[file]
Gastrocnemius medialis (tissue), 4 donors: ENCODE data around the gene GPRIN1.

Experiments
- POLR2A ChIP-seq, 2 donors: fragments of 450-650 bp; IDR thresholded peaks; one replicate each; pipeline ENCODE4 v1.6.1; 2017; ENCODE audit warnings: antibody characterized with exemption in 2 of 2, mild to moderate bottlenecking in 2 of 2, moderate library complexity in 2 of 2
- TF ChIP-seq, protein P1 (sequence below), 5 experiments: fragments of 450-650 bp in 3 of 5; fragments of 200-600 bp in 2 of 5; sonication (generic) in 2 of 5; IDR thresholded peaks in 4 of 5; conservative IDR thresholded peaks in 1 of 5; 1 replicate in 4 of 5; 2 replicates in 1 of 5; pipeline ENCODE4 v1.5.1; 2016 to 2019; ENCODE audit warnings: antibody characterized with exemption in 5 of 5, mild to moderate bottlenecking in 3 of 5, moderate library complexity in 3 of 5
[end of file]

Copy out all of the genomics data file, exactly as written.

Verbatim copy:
Gastrocnemius medialis (tissue), 4 donors: ENCODE data around the gene GPRIN1.

Experiments
- POLR2A ChIP-seq, 2 donors: fragments of 450-650 bp; IDR thresholded peaks; one replicate each; pipeline ENCODE4 v1.6.1; 2017; ENCODE audit warnings: antibody characterized with exemption in 2 of 2, mild to moderate bottlenecking in 2 of 2, moderate library complexity in 2 of 2
- TF ChIP-seq, protein P1 (sequence below), 5 experiments: fragments of 450-650 bp in 3 of 5; fragments of 200-600 bp in 2 of 5; sonication (generic) in 2 of 5; IDR thresholded peaks in 4 of 5; conservative IDR thresholded peaks in 1 of 5; 1 replicate in 4 of 5; 2 replicates in 1 of 5; pipeline ENCODE4 v1.5.1; 2016 to 2019; ENCODE audit warnings: antibody characterized with exemption in 5 of 5, mild to moderate bottlenecking in 3 of 5, moderate library complexity in 3 of 5